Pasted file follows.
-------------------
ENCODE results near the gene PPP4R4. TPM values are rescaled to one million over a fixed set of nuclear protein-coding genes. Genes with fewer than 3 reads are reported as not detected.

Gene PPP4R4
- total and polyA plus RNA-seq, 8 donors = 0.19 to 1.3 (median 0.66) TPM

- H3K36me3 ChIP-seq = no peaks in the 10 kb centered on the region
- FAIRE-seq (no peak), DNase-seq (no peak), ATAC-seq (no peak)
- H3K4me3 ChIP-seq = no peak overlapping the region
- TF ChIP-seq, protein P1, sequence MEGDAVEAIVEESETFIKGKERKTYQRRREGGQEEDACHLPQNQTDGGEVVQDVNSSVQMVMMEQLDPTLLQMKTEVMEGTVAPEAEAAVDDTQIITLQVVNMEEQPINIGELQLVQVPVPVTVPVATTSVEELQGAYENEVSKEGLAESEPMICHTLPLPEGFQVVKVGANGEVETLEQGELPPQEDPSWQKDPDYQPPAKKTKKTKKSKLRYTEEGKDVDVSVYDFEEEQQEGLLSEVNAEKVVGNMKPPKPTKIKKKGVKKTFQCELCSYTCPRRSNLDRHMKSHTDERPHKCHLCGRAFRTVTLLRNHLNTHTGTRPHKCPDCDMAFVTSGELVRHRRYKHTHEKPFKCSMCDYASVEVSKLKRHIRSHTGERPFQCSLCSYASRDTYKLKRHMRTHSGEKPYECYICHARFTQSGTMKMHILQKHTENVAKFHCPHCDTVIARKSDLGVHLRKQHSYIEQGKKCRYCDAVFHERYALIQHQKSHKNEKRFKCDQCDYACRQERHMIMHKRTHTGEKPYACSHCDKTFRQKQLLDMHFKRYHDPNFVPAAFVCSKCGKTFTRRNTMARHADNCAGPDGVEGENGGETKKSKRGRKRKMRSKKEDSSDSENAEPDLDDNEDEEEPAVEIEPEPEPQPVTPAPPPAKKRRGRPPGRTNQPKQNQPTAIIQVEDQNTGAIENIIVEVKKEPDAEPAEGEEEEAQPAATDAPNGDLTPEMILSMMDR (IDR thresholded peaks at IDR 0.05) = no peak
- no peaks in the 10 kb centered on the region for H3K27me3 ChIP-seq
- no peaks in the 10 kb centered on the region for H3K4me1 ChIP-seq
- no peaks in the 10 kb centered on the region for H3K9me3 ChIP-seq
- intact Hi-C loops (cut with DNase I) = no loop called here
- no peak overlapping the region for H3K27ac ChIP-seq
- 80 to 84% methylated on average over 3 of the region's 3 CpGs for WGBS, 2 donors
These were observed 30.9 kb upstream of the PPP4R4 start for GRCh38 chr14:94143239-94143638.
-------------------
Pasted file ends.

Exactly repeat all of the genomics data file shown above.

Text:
ENCODE results near the gene PPP4R4. TPM values are rescaled to one million over a fixed set of nuclear protein-coding genes. Genes with fewer than 3 reads are reported as not detected.

Gene PPP4R4
- total and polyA plus RNA-seq, 8 donors = 0.19 to 1.3 (median 0.66) TPM

- H3K36me3 ChIP-seq = no peaks in the 10 kb centered on the region
- FAIRE-seq (no peak), DNase-seq (no peak), ATAC-seq (no peak)
- H3K4me3 ChIP-seq = no peak overlapping the region
- TF ChIP-seq, protein P1, sequence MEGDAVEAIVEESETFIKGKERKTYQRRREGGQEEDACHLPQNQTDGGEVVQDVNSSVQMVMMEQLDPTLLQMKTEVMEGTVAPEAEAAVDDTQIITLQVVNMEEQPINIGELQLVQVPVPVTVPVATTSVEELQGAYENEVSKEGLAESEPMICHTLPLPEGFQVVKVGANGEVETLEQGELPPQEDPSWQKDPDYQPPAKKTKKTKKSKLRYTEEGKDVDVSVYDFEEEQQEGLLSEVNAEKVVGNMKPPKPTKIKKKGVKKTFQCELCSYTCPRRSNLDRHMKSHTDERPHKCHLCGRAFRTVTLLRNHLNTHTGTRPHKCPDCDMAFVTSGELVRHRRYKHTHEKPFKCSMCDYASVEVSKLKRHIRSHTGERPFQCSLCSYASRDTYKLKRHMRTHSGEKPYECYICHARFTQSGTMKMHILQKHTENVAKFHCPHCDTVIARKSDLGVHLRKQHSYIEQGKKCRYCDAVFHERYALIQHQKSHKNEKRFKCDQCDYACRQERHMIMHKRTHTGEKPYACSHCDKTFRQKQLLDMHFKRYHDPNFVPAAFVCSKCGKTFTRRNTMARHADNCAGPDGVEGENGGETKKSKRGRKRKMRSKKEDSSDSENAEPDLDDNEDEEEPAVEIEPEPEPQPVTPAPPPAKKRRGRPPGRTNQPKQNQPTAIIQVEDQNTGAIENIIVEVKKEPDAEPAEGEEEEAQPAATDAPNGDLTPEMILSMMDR (IDR thresholded peaks at IDR 0.05) = no peak
- no peaks in the 10 kb centered on the region for H3K27me3 ChIP-seq
- no peaks in the 10 kb centered on the region for H3K4me1 ChIP-seq
- no peaks in the 10 kb centered on the region for H3K9me3 ChIP-seq
- intact Hi-C loops (cut with DNase I) = no loop called here
- no peak overlapping the region for H3K27ac ChIP-seq
- 80 to 84% methylated on average over 3 of the region's 3 CpGs for WGBS, 2 donors
These were observed 30.9 kb upstream of the PPP4R4 start for GRCh38 chr14:94143239-94143638.